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Originally published October 30, 2009 at 4:04 AM | Page modified October 30, 2009 at 7:31 PM

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World's largest cruise ship sails for US port

It's five times larger than the Titanic, has seven neighborhoods, an ice rink, a golf course and a 750-seat outdoor amphitheater. The world's largest cruise ship is finally finished and Friday it began gliding toward its home port in Florida.

Associated Press Writer

HELSINKI —

It's five times larger than the Titanic, has seven neighborhoods, an ice rink, a golf course and a 750-seat outdoor amphitheater. The world's largest cruise ship is finally finished and Friday it began gliding toward its home port in Florida.

The Oasis of the Seas will meet its first obstacle Saturday when exits the Baltic Sea and must squeeze under the Great Belt Bridge, which is just 1 foot taller than the ship - even after its telescopic smokestacks are lowered.

To be on the safe side, the ship - which rises about 20 stories high - will speed up so that it sinks deeper into the water when it passes below the span, said Lene Gebauer Thomsen, a spokeswoman for the operator of the Great Belt Bridge.

Once home, the $1.5 billion floating extravaganza will have more, if less visible, obstacles to duck: a sagging U.S. economy, questions about the consumer appetite for luxury cruises and criticism that such sailing behemoths are damaging to the environment and diminish the experience of traveling.

Travel guide writer Arthur Frommer has railed against Oasis and other mega ships he calls "floating resorts," suggesting that voyages on such large vessels are "a dumbing down of the cruise experience."

Oasis of the Seas, which is nearly 40 percent larger than the industry's next-biggest ship, was conceived years before the economic downturn caused desperate cruise lines to slash prices to fill vacant berths.

"Obviously we did not want or anticipate she'd be born into the most significant economic downturn since the Depression," Royal Caribbean International President & CEO Adam Goldstein told The Associated Press in an interview earlier this month. "Even in this environment, we're excited about her."

It sets sail as cruise lines clamor to increase capacity, adding newer - and bigger - ships to their fleets.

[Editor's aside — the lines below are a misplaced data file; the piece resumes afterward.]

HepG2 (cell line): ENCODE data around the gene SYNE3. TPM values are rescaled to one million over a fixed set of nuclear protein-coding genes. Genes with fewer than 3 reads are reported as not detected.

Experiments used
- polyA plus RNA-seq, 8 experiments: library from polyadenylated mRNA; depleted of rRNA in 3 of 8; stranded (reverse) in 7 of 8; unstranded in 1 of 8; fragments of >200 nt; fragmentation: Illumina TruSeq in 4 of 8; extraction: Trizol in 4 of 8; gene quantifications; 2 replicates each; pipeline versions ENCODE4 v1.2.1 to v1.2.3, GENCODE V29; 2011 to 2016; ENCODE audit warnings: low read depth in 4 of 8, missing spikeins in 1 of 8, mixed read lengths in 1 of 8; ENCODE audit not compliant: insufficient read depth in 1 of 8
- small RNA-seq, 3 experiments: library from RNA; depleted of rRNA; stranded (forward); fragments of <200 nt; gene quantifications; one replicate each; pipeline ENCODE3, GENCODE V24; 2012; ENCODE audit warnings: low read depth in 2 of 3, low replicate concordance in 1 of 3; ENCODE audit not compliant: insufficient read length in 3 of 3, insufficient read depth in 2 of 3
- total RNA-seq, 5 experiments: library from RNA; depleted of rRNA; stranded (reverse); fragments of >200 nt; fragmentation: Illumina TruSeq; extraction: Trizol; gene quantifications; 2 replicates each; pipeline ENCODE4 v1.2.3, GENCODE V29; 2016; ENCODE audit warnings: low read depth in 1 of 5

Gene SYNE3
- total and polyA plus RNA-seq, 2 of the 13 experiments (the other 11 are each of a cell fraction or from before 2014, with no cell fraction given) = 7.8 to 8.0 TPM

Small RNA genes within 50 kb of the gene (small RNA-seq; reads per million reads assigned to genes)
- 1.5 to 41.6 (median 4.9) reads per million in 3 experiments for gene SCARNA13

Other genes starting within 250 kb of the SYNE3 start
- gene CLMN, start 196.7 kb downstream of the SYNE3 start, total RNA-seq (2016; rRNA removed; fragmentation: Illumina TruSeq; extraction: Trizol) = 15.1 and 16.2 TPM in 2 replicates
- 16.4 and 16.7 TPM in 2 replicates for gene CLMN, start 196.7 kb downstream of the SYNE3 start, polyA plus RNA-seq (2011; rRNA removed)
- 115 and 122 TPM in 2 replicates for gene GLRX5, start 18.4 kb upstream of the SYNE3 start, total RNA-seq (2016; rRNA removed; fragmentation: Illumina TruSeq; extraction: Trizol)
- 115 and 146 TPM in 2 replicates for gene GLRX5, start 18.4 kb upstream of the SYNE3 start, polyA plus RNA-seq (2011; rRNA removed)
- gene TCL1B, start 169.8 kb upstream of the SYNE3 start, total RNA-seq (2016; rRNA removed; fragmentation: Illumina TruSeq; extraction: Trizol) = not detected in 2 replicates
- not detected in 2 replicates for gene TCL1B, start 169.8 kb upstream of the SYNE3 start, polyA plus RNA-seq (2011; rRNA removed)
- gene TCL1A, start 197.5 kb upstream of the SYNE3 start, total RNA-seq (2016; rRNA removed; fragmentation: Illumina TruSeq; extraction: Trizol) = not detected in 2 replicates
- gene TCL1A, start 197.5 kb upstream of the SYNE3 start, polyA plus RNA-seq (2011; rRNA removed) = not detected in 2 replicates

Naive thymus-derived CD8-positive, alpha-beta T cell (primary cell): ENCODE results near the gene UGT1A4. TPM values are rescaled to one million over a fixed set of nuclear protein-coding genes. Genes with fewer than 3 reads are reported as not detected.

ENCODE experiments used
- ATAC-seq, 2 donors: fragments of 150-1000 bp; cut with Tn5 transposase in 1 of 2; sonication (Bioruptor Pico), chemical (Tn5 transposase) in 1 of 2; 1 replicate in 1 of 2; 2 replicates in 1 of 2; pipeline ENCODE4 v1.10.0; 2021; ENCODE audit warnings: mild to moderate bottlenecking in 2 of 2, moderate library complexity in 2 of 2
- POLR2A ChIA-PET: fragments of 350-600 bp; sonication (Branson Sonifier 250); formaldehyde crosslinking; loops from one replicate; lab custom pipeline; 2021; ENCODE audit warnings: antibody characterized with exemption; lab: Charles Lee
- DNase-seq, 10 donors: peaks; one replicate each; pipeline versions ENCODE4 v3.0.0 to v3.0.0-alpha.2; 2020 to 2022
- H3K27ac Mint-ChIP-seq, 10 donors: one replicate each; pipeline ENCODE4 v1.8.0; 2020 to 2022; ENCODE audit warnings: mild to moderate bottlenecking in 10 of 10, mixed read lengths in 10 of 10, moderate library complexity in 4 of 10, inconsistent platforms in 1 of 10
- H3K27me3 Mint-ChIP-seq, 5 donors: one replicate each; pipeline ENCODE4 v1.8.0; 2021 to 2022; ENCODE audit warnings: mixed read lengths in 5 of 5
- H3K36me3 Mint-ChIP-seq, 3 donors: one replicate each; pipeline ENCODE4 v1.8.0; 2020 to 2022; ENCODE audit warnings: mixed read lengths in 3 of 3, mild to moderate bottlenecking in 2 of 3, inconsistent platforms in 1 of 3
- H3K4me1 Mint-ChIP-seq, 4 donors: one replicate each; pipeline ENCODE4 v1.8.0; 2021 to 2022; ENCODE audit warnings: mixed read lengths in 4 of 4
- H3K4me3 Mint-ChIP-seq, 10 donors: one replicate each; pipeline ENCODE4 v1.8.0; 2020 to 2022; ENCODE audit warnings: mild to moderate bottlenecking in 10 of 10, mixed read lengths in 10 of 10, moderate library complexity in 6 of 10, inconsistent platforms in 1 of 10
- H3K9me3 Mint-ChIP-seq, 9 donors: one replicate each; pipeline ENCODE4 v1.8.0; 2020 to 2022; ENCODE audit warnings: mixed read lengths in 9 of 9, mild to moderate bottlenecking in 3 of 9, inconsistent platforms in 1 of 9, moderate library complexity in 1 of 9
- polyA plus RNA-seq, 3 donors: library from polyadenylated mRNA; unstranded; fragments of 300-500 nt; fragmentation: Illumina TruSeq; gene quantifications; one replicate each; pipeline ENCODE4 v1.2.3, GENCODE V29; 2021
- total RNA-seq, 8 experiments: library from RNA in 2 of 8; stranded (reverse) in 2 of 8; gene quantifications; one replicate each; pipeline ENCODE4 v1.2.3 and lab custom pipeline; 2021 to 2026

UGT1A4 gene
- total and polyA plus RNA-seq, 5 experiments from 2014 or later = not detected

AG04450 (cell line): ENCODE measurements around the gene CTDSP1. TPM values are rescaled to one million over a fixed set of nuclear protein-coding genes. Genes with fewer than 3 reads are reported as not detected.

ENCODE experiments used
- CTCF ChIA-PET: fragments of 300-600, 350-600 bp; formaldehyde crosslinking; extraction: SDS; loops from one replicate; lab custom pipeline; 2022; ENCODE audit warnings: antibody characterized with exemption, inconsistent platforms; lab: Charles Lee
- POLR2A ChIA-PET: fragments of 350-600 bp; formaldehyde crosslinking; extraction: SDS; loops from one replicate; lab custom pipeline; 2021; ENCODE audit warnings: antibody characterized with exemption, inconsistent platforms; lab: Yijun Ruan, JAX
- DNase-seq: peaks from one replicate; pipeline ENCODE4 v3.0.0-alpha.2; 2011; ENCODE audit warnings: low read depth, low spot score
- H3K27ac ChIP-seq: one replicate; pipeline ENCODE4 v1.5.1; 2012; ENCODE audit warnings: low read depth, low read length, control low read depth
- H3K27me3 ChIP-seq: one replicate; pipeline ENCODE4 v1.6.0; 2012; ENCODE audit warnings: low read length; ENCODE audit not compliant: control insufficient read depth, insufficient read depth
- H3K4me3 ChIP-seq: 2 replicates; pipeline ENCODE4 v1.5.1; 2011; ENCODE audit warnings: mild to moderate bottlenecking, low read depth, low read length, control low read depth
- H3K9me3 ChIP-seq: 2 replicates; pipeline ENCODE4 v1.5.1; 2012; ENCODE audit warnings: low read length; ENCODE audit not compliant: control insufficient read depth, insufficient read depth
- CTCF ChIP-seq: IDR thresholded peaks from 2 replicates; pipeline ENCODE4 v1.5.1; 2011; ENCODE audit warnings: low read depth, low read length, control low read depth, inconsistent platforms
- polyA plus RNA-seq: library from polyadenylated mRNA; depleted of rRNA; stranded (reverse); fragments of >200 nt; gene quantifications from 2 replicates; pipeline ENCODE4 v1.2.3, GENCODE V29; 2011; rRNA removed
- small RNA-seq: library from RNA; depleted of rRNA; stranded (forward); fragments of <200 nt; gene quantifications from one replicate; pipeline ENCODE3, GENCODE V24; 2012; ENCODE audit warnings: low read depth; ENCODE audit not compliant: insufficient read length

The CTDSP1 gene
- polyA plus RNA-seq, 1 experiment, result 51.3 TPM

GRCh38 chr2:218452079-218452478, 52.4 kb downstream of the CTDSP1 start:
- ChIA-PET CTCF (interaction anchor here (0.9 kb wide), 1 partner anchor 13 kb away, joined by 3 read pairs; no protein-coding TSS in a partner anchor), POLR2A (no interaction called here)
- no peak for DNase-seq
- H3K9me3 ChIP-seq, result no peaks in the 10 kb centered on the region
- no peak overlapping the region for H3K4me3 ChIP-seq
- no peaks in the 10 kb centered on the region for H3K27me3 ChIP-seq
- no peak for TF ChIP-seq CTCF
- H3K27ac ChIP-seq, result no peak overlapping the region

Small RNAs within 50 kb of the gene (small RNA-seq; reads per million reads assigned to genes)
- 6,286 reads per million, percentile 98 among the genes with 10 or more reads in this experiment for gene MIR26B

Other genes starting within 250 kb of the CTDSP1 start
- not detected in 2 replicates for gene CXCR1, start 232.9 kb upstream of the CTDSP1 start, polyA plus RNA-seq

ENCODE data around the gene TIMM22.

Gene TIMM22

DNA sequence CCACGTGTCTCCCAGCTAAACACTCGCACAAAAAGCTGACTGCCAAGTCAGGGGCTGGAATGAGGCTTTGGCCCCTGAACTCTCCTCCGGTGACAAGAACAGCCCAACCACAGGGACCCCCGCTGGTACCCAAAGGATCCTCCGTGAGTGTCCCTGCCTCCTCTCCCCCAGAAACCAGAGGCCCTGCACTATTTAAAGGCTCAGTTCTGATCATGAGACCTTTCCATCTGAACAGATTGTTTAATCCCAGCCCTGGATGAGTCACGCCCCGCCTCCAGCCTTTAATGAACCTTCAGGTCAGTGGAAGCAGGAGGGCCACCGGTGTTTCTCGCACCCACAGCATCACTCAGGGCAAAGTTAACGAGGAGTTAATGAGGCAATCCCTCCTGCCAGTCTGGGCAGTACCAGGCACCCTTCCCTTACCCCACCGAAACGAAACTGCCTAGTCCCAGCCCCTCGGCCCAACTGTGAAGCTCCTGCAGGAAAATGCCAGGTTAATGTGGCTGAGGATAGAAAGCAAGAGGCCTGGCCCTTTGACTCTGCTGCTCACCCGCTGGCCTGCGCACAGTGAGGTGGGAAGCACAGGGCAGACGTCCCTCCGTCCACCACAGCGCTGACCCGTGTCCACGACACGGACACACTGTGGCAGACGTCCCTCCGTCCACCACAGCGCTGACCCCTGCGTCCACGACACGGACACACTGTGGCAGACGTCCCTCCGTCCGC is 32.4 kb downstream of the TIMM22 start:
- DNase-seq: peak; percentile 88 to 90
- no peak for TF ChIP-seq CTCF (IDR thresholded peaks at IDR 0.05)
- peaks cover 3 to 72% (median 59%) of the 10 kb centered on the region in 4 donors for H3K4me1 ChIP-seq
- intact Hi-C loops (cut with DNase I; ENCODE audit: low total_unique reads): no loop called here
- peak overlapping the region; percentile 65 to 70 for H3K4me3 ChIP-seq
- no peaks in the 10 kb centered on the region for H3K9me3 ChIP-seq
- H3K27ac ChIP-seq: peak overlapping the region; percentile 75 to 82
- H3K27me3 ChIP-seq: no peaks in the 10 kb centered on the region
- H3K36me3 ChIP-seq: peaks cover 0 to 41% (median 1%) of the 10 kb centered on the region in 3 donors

The Oasis of the Seas has 2,700 cabins and can accommodate 6,300 passengers and 2,100 crew members. Company officials are banking that its novelty will help guarantee its success.

The enormous ship features various "neighborhoods" - parks, squares and arenas with special themes. One of them will be a tropical environment, including palm trees and vines among the total 12,000 plants on board. They will be planted after the ship arrives in Fort Lauderdale.

In the stern, a 750-seat outdoor theater - modeled on an ancient Greek amphitheater - doubles as a swimming pool by day and an ocean front theater by night. The pool has a diving tower with spring boards and two 33-foot high-dive platforms. An indoor theater seats 1,300 guests.

Accommodations include loft cabins, with floor-to-ceiling windows, and 1,600-square-foot luxury suites with balconies overlooking the sea or promenades.

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One of the "neighborhoods," named Central Park, features a square with boutiques, restaurants and bars, including a bar that moves up and down three decks, allowing customers to get on and off at different levels.

The liner also has four swimming pools, volleyball and basketball courts, and a youth zone with theme parks and nurseries for children.

Frommer suggests that such ships should never even leave port: "Who would know the difference?"

"If the life on ship were a vital one, then you might justify building a ship so large," Frommer told the AP in an e-mail exchange. "But when the activities program consists largely of ziplines, surf-boarding, rock-climbing, a boxing ring, and imitations of Cirque de Soleil, when the lecture program deals with napkin-folding (the subject matter on other humongous ships operated by the same company), then there doesn't seem much appeal to well-read, intellectually curious people."

Paul Motter, editor of Cruisemates.com, has said that other critics have also complained that these huge ships flood ports of call, dumping 5,000 people all at once in an area.

Motter said suites are sold out for most of the sailings. Junior suites are mostly sold out and there is availability in inside, ocean view and balcony rooms.

He said ticket prices are still high for the Oasis, running $1,299 to $4,829, compared with $509 to $1,299 on the company's next most popular ship, Freedom of the Seas.

While environmentalists have said that the ship does not do enough to reduce air pollution and burns more fuel than a land-based resort, engineers at shipbuilder STX Finland said environmental considerations played an important part in planning the vessel. It dumps no sewage into the sea, reuses its waste water and consumes 25 percent less power than similar, but smaller, cruise liners.

"I would say this is the most environmentally friendly cruise ship to date," said Mikko Ilus, project engineer at the Turku yard. "It is much more efficient than other similar ships."

The Oasis of the Seas is due to make its U.S. debut on Nov. 20 at its home port, Port Everglades in Florida.

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